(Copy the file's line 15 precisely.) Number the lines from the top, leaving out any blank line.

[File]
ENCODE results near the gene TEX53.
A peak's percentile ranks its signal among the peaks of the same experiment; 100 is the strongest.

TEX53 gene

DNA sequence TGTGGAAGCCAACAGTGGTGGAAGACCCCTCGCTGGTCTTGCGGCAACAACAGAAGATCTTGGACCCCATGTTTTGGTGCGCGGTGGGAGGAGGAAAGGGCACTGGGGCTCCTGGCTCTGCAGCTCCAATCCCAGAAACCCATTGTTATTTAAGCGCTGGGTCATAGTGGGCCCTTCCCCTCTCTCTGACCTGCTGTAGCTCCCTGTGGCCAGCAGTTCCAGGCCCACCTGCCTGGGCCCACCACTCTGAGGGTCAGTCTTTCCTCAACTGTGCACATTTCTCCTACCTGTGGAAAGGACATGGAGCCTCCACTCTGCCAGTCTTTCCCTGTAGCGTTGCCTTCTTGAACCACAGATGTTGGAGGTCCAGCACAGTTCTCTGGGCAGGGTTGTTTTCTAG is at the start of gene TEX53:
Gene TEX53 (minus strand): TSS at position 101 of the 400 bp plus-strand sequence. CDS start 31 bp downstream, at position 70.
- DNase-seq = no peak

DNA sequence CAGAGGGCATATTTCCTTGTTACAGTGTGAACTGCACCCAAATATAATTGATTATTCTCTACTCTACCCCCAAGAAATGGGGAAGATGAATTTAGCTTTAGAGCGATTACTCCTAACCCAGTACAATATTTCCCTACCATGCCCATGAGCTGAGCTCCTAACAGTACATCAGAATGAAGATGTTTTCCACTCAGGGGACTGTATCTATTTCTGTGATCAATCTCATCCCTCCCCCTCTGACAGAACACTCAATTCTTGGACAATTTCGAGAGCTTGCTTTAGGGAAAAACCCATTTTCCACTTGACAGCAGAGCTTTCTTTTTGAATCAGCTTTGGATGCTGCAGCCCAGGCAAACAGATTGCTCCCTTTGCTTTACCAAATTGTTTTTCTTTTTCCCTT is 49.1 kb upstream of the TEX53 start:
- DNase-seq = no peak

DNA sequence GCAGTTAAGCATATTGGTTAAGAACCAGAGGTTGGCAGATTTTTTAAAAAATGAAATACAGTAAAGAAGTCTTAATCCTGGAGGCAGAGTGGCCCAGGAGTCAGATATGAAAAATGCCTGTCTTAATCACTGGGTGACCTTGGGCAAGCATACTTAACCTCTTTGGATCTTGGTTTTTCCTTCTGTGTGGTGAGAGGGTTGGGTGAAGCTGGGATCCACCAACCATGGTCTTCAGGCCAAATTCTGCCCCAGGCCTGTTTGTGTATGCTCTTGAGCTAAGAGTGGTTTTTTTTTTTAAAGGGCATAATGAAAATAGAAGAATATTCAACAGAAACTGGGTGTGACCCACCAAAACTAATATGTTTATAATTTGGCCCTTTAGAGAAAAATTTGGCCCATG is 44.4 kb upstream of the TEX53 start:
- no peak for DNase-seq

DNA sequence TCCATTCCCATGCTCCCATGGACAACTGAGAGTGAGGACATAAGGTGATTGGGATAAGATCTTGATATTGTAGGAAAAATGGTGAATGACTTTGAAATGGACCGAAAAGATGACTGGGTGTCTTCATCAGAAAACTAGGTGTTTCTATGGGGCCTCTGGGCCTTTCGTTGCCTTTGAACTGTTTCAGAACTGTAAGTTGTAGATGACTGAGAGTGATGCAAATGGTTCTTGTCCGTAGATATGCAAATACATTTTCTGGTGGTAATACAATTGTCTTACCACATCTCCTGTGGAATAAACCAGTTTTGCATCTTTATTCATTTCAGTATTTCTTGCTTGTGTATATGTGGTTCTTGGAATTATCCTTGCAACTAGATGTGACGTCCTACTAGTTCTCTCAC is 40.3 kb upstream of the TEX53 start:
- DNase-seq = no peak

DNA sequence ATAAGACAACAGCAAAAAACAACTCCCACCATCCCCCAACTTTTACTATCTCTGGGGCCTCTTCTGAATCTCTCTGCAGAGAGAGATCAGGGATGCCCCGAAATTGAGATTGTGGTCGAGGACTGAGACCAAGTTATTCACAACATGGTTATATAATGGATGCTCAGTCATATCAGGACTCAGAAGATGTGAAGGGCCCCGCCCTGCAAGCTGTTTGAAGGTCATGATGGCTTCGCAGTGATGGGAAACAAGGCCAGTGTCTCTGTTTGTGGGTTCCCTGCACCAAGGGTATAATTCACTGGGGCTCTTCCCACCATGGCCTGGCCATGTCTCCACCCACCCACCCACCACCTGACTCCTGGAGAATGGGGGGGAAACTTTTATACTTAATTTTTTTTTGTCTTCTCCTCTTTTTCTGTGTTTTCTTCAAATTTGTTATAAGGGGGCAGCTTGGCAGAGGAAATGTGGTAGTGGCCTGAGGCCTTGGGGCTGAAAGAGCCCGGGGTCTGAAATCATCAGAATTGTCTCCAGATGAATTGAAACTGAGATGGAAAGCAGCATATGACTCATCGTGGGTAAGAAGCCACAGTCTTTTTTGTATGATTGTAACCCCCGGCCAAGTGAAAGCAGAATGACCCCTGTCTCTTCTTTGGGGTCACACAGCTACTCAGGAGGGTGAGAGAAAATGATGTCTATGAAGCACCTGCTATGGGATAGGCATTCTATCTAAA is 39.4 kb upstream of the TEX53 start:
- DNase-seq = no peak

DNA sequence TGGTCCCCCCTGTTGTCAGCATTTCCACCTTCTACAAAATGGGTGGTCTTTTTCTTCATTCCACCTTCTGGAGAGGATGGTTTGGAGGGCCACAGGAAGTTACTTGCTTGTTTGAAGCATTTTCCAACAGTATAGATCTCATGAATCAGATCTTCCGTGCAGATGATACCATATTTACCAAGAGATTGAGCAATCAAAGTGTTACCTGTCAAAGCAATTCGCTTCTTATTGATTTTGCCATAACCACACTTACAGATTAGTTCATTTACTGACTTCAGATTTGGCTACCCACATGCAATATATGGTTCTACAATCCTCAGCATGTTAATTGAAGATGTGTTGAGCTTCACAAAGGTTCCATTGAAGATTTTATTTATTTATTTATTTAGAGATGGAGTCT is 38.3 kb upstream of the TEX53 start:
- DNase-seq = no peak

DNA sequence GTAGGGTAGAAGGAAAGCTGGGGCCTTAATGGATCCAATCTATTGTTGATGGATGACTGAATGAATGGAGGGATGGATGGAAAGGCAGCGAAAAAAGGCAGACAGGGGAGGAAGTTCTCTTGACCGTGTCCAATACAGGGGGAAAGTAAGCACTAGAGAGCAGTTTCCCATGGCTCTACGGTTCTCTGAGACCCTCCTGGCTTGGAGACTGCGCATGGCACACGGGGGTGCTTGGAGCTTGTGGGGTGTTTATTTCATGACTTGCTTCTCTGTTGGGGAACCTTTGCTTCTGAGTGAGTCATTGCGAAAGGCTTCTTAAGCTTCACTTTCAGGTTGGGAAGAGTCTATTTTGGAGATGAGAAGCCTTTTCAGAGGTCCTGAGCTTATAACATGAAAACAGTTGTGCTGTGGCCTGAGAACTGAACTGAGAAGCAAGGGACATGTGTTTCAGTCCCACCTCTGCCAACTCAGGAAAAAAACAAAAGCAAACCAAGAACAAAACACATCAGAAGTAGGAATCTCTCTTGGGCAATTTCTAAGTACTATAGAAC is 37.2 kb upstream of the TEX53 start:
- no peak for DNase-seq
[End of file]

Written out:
DNA sequence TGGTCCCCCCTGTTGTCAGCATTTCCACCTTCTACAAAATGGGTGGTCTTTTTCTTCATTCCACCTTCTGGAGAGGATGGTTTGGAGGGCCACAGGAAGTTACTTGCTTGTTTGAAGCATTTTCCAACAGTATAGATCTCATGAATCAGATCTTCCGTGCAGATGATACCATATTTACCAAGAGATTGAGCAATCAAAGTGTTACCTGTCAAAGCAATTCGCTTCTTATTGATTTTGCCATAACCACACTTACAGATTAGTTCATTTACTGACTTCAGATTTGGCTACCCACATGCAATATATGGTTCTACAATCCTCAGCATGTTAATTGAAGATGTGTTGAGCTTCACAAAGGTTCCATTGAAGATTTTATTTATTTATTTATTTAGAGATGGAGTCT is 38.3 kb upstream of the TEX53 start: